When I grow up, I want to be a scientist. How many MIT students uttered these words when they were children? Though not an MIT student, Juliana Bach, a 7-year-old from Miami, discovered her passion for science at a young age. On Tuesday, Nov. 13, MIT, in conjunction with the Make-A-Wish Foundation, made her wish to be a scientist come true.
As Juliana works in the lab, she looks like a miniature scientist, wearing a white lab coat with her name stitched across the front. With her earnest demeanor and straight posture, Juliana exhibits all the characteristics of an eager science student. The only indications of her young age are the pink pants peeking out from below her lab coat, the high ponytail swinging on top of her head, and her tiny infectious giggle. What her physical appearance and positive demeanor cannot tell you, however, is that Juliana has leukemia.
Juliana's parents approached the Make-A-Wish Foundation about her desire to be to a scientist and were promptly directed to MIT, which was delighted to host her on campus. Juliana's requests while at MIT were to experiment with chemical reactions, discover how liquids change color, find out why there are different colors of sand, and make "goop."
Juliana first met with Heidi Nepf, director of the Environmental Fluid Mechanics Lab and professor of civil and environmental engineering. Nepf worked with Juliana to demonstrate aspects of how water moves in rivers, lakes and the coastal zone. The experiments were all based on previous or current research in Nepf's laboratory, but scaled down in size and concept to be understandable to a 7-year-old.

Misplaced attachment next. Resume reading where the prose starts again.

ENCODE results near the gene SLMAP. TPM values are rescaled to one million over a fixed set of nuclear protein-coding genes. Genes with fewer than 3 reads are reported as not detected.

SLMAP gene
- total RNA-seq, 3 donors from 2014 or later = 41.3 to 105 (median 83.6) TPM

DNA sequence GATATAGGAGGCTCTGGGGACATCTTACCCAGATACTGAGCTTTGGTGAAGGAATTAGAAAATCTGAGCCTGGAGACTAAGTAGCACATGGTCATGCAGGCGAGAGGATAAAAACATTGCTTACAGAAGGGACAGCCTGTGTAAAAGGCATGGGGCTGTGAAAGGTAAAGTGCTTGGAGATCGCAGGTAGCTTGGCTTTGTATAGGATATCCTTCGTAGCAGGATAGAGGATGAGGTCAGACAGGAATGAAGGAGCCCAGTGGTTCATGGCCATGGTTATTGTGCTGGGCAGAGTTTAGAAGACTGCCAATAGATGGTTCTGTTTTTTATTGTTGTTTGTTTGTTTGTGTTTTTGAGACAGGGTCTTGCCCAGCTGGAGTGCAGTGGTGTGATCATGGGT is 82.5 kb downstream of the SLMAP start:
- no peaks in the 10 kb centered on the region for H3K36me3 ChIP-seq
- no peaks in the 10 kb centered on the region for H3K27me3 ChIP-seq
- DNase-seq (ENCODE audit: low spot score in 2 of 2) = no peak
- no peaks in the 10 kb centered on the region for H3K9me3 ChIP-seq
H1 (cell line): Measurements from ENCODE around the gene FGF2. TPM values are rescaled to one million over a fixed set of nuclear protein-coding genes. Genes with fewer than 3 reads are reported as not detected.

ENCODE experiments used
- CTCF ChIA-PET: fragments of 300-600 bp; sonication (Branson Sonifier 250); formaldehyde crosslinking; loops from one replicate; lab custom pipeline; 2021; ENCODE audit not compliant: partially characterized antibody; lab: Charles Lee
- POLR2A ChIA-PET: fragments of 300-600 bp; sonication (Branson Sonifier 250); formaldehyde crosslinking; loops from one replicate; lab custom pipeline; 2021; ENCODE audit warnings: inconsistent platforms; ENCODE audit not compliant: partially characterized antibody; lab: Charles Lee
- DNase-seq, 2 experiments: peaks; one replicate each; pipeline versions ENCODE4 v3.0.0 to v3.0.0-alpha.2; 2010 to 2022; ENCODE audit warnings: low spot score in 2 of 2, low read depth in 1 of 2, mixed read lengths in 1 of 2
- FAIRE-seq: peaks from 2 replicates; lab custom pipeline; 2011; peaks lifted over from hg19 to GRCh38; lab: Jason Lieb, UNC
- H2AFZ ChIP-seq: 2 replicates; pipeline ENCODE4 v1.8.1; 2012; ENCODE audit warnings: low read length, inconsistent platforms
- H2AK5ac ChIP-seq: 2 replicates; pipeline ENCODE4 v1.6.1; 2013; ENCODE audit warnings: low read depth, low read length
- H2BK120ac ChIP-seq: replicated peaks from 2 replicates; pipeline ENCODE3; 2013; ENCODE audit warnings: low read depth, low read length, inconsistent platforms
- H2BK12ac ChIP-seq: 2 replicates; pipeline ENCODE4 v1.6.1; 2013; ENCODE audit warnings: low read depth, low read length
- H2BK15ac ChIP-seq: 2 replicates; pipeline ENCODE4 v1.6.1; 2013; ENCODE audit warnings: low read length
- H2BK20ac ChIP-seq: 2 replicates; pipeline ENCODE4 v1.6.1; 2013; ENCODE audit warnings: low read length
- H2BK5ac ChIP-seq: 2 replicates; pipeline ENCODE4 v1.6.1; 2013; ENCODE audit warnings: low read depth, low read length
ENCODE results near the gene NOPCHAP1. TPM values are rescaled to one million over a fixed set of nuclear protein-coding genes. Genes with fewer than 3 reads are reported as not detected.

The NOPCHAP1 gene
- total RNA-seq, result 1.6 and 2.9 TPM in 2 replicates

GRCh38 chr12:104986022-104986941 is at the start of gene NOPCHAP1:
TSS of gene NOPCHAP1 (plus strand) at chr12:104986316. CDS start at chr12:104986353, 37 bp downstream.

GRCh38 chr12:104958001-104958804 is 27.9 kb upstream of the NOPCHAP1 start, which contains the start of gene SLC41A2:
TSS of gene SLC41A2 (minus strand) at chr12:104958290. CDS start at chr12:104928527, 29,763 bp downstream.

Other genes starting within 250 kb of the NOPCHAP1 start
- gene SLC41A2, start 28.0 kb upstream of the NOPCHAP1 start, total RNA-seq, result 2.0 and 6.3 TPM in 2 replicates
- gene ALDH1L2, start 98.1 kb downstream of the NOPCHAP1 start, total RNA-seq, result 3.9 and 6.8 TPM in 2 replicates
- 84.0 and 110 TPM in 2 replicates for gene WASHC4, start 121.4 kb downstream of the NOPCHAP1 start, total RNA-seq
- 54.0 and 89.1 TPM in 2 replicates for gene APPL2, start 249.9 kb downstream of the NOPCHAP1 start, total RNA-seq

"She looks at Heidi with awe, like she's Santa Claus," said Juliana's father, Charles Julian. He said that Juliana has been doing her own science experiments for as long as he can remember, mixing together kitchen items such as salt and water and experimenting with chemistry sets to test acids and bases.
Professor Philip Gschwend of the Department of Civil and Environmental Engineering was the second MIT professor to work with Juliana. They worked together to find out if the lakes in Florida, Michigan and Massachusetts might be sensitive to pollution from acid rain, with associated risks for the animals and plants living in them. In their second experiment, they created a material, or "goop," that might be a useful substitute for rubber.
"I enjoyed preparing for Juliana's visit, and I used my own daughters, ages 6 and 8, to test each of the experiments in advance. In fact, this was an essential step, because not everything worked as smoothly as I initially thought," said Nepf. "Juliana seemed to enjoy her visit tremendously. Her curiosity and enthusiasm reminded me of how fun research really is."